The year was 1997.
Sally Higginson and Betsy Brint, the “former Schwartz sisters” of Highland Park, as many refer to them, were celebrating Mother’s Day with their families. With lots of small children and distracted mothers, the only one paying attention to the eight-week-old baby in a carseat was the bachelor brother.
“Hey, when do babies start focusing? I’m knocking myself out here with keys and a rattle,” Higginson remembers him saying. “We all said, `We don’t remember!’” laughs Higginson. “Betsy said she’d ask her pediatrician at the baby’s next check-up.”
Not long after that, the Brint family discovered that their baby boy had Leber’s Congenital Amaurosis, a condition that inhibits development of the retina in utero. He was legally blind.
“The doctor said there was no treatment, and he handed my sister a card to the Lighthouse,” Higginson says, referring to the Chicago Lighthouse for People Who Are Blind or Visually Impaired (chicagolighthouse.org). “My sister describes it as an out-of-body experience where she watched a poor couple learn there was nothing that could be done for their child.”
They contacted the Lighthouse, which has a Birth to Three Early Intervention Program.
“They come to your home like angels on wings,” Higginson says. “What you don’t realize is that 70 percent of all stimulus comes in through your eyes, so much of a child’s development is a result of visual stimulus—rolling, crawling, reaching and stretching, bonding by looking into mom’s eyes—all a result of visual stimulus.”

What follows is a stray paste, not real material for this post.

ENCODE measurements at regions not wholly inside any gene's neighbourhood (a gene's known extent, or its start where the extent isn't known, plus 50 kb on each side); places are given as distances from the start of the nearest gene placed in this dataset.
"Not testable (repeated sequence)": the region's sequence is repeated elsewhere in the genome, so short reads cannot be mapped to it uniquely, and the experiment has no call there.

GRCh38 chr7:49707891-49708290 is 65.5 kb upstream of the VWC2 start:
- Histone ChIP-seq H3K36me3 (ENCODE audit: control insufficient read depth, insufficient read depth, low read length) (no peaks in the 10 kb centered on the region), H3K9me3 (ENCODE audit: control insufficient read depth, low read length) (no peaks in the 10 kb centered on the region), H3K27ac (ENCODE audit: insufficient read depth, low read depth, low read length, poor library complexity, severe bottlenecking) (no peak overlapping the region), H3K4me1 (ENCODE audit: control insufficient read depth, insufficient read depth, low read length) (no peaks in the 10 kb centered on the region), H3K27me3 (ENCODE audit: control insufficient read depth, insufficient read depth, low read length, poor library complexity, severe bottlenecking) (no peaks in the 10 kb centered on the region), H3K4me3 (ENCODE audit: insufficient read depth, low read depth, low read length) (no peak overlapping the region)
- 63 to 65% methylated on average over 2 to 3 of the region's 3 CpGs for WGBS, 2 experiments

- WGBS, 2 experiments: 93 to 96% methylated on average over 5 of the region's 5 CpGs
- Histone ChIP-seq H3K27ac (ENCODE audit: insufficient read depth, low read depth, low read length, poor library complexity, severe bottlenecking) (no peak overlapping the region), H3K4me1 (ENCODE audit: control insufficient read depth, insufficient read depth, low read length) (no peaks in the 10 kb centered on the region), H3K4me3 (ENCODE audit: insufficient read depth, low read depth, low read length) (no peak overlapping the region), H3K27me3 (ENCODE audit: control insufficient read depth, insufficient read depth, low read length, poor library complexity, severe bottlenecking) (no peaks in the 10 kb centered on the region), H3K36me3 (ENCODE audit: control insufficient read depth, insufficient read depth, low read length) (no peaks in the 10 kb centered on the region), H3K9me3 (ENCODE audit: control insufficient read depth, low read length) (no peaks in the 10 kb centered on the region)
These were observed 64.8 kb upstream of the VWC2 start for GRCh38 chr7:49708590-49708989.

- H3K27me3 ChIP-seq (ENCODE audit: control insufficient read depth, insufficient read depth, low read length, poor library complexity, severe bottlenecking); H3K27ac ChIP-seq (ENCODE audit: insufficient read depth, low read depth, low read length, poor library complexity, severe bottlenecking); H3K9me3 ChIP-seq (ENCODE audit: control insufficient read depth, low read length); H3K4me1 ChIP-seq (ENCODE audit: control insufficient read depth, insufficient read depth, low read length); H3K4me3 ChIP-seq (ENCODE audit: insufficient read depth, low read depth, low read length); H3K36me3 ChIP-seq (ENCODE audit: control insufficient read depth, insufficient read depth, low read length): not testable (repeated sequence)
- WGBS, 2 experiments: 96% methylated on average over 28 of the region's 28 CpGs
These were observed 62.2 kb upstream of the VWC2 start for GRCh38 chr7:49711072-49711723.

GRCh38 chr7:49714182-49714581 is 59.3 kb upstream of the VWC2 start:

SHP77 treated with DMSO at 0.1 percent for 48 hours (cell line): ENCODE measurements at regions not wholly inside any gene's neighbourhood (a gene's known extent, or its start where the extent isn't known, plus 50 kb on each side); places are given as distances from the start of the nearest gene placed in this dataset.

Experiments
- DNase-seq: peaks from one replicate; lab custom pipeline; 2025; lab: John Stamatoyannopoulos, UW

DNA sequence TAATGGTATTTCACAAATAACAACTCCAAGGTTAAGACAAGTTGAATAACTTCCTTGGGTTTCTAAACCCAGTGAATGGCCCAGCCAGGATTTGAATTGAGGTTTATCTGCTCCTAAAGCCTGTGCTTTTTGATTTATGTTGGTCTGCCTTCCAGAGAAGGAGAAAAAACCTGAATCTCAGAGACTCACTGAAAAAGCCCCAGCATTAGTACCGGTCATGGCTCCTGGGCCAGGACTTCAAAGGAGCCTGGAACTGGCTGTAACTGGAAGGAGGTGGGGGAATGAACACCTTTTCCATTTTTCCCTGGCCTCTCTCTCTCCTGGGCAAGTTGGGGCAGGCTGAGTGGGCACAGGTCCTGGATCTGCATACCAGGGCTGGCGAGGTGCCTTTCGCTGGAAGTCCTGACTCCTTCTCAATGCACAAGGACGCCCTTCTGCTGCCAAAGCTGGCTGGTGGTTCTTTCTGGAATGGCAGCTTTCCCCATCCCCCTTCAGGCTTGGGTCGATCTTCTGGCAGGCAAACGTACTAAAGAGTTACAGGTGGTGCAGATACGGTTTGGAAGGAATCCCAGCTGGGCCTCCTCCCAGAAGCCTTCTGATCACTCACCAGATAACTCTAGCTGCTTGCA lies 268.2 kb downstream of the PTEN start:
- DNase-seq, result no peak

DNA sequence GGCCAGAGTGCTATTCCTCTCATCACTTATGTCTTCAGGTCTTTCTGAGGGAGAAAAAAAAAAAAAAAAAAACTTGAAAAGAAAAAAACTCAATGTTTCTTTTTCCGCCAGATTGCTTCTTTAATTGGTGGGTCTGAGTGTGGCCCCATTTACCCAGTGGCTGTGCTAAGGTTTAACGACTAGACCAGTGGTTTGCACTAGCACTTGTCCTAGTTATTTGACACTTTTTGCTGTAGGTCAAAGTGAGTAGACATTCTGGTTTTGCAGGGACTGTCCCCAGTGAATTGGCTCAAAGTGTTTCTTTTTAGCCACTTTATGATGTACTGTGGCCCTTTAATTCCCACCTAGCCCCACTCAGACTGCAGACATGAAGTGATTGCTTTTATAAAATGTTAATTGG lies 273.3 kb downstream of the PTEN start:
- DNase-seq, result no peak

Executive Director Janet Szlyk, via email, says, “We’re widely regarded as the nation’s most comprehensive social service agency assisting people who are blind or visually impaired.”
“We’re very proud that for the first time in our history, we have opened a comprehensive site outside our main facility in the city. The new Chicago Lighthouse North at 222 Waukegan Road in Glenview is enabling us to reach out to north suburban residents who are visually impaired,” Szlyk says.
From 10 a.m. – 2:45 p.m. on Wed., June 27, the Associate Board will host the 26th Annual House and Garden Walk. Funds raised will benefit the Birth to Three Early Intervention Program. Tickets are $60 in advance.
The happy ending? Alan Brint is now a 15-year-old student at Highland Park High School, and a big Lighthouse success story.
Looking for ways to help? Volunteers are welcome to serve as readers at CRIS Radio, assist in the seniors’ program and provide other tasks. For more information about volunteer opportunities at The Chicago Lighthouse, please contact Dick Carlson at (312) 666-1331 ext. 3141 or [email protected]